Decorative metalwork on church objects and the Ottoman aesthetic Cover Image
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Украсата на металните предмети с църковно предназначение и османската естетика
Decorative metalwork on church objects and the Ottoman aesthetic

Author(s): Liliana Stankova
Subject(s): History, Fine Arts / Performing Arts, Visual Arts, 15th Century, 16th Century, 17th Century, History of Art
Published by: Институт за изследване на изкуствата, Българска академия на науките

Summary/Abstract: The article seeks, first and foremost, to identify and present the motifs coming mainly from the Islamic art developed within the Ottoman Empire, which occur in the decorative metalwork of church objects such as the metal overlay of communion-table gospels and crosses, ciboria, communion cups and censers, made in cultural hubs within what is now Bulgaria. The reason is in that there is a lack of clarity as to the definitions and provenance of these motifs in Bulgarian scholarly literature. The first part of the paper deals with the characteristics of two groups of silver church plate: hemispherical chalices and cruets decorated with a combination of Christological iconographic elements and motifs of the earliest stylistic royal trend of the Ottoman decorative style. Used in a Christian and a Islamic contexts, these testify to the mutual exchange of goldsmith practices in the Balkans and have probably brought about the spread of Ottoman motifs in the decoration of church objects. A centre of the manufacture of hemispherical chalices was Chiprovtsi. The second part of the text describes the characteristics of the three main groups of motifs (Rumi-Khatai patterns, palmettes and saz leaves, floral patterns), illustrating by examples of their occurrence on Bulgarian monuments. Using a comparative analysis, an attempt is made to compare this phenomenon with the production of other Orthodox ethnic communities, mostly Serbs and Greeks. At the end, attention is drawn to cloisonné enamelwork technique, a singularity of a group of monuments associated with a workshop in the region of Plovdiv and the Monastery of Bachkovo. In conclusion, Ottoman motifs are found in the ornamental repertoire of the metal church objects of the seventeenth through the mid-eighteenth centuries, reflecting a trend typical of all forms of Christian art of the age.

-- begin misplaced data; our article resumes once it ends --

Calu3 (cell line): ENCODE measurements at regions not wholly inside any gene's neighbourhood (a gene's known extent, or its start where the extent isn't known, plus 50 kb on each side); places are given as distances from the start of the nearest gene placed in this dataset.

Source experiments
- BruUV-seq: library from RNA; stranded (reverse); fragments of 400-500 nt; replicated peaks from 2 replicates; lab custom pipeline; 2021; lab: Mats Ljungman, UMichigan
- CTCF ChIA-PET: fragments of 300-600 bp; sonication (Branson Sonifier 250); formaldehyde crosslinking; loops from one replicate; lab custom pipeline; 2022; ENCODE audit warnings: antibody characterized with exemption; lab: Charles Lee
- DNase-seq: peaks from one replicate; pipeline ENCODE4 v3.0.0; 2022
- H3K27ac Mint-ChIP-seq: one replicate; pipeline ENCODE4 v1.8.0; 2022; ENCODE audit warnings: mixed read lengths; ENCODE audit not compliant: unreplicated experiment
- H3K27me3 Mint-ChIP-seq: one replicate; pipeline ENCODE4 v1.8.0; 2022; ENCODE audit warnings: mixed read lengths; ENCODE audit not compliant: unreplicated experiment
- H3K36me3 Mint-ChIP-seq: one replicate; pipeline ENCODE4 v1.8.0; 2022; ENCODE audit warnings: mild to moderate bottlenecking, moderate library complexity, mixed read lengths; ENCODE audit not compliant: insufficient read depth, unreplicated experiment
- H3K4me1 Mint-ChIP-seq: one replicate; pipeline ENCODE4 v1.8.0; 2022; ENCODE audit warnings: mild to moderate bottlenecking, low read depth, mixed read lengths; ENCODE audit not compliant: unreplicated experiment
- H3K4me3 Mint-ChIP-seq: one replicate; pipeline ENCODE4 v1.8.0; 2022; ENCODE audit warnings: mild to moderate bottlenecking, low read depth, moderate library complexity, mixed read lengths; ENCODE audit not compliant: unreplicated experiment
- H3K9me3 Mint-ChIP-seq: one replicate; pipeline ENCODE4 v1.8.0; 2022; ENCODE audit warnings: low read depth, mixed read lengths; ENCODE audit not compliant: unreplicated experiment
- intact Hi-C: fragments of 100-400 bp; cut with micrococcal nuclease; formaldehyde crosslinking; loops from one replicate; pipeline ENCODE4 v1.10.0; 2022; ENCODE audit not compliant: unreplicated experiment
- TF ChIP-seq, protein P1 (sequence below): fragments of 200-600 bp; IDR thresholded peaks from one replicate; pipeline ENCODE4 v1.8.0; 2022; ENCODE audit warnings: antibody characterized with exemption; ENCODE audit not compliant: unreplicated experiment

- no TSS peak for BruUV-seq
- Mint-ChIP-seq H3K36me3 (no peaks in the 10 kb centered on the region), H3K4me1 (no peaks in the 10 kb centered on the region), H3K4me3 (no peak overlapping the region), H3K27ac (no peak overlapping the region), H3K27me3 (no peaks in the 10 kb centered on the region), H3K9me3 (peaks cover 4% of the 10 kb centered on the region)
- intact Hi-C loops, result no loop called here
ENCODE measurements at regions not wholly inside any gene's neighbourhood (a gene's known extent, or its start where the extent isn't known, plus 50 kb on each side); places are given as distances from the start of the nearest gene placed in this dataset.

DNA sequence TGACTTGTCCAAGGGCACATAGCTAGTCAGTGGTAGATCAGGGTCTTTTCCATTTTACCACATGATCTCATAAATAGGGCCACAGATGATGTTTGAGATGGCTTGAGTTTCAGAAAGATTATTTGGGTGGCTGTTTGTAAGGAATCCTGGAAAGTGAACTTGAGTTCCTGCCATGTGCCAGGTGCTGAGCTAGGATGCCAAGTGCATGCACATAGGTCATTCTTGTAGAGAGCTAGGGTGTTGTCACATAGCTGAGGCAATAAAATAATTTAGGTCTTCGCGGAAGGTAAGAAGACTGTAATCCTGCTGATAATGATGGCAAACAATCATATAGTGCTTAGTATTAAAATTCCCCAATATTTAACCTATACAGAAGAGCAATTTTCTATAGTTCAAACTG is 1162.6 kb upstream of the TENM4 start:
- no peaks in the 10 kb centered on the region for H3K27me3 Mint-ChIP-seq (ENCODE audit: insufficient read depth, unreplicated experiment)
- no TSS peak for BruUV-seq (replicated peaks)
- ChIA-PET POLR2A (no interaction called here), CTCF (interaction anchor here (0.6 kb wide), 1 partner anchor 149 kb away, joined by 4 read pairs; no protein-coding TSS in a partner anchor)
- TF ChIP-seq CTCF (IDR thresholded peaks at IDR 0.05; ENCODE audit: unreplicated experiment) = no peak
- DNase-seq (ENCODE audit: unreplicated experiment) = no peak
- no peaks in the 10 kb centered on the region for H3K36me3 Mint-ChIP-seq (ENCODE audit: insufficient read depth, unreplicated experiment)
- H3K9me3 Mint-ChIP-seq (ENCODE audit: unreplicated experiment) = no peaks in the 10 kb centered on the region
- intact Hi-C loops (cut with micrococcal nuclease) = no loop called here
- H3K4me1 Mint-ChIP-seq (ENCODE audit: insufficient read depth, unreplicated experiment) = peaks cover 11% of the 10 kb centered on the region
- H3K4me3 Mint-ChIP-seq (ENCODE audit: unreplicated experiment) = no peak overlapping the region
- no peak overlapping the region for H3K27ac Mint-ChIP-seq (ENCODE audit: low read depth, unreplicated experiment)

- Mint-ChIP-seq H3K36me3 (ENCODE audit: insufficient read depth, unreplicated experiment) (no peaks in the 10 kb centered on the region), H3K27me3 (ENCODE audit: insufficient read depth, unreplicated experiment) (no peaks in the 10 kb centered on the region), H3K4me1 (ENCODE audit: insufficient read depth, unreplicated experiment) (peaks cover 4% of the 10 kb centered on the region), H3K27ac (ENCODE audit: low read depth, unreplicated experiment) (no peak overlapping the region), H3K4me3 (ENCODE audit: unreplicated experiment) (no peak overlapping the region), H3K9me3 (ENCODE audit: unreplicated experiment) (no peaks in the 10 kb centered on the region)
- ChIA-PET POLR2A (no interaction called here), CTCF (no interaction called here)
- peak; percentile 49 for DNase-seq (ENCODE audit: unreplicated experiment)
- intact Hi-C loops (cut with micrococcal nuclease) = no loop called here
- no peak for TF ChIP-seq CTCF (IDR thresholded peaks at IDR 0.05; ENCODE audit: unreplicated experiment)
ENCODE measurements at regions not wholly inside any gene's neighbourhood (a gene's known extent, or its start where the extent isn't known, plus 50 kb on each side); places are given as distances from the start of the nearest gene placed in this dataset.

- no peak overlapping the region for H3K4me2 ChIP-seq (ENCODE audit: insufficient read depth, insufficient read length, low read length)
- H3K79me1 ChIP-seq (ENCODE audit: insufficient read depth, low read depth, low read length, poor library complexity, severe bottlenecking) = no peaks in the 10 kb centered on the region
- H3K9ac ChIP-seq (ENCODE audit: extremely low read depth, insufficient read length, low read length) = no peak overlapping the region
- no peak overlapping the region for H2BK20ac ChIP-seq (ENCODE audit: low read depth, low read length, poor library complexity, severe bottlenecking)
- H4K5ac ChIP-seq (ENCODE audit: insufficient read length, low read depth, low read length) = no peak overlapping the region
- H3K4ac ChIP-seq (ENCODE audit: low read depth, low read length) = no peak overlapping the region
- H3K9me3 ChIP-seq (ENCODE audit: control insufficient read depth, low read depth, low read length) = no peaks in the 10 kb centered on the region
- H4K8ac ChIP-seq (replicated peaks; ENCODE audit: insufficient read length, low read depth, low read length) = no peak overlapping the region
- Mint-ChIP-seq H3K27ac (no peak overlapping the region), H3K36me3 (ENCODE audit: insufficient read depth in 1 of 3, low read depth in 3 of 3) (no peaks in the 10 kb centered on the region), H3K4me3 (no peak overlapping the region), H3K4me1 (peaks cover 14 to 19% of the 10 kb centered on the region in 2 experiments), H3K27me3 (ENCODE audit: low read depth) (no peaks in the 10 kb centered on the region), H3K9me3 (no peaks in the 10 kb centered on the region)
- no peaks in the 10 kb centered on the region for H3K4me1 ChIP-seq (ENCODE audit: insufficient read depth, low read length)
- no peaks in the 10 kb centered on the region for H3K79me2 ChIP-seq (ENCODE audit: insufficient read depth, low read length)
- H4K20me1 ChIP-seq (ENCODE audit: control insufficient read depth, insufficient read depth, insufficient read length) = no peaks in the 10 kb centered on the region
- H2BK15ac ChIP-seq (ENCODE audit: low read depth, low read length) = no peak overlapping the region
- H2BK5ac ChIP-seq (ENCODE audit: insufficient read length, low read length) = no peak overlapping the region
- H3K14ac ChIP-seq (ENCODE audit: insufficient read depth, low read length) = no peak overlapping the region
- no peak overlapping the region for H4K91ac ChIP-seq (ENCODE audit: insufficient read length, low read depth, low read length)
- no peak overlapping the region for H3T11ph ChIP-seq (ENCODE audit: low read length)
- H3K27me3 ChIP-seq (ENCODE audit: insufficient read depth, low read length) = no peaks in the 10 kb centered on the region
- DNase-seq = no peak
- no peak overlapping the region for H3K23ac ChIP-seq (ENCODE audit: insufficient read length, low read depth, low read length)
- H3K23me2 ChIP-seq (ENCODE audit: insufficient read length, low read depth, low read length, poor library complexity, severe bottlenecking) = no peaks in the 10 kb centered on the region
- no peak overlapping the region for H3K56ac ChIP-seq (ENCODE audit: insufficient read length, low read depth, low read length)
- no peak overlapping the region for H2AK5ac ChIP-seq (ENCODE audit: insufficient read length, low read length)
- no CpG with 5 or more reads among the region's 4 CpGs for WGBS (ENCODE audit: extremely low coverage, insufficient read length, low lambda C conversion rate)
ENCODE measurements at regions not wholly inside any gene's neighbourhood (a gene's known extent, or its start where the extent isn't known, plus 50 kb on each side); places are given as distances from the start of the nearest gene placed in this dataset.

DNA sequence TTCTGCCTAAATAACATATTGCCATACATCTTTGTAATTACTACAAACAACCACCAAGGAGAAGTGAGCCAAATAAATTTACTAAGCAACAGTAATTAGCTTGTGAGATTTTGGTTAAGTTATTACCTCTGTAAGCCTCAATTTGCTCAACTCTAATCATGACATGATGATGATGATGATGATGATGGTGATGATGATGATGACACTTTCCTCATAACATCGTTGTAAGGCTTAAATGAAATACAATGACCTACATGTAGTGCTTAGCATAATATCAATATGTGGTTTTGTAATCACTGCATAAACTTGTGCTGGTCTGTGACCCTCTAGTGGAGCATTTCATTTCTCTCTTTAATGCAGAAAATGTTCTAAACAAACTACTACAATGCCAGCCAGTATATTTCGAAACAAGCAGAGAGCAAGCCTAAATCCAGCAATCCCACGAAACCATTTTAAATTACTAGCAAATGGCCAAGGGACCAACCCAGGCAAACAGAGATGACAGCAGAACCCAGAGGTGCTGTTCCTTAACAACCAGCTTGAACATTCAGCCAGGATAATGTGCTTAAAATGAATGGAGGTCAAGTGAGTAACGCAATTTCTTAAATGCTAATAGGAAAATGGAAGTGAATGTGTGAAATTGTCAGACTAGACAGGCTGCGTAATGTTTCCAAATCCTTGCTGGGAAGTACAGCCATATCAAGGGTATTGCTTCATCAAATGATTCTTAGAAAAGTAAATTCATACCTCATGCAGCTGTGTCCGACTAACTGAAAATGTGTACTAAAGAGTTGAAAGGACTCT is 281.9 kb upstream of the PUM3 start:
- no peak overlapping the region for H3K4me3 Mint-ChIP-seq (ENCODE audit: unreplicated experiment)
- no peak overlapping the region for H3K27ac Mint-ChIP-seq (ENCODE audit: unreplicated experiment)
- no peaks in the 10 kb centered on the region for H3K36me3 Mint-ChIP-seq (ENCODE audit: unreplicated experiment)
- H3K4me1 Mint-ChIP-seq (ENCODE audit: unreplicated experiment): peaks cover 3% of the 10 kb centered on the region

• Issue Year: 2019
  • Issue No: 4
  • Page Range: 21-31
  • Page Count: 11
  • Language: English, Bulgarian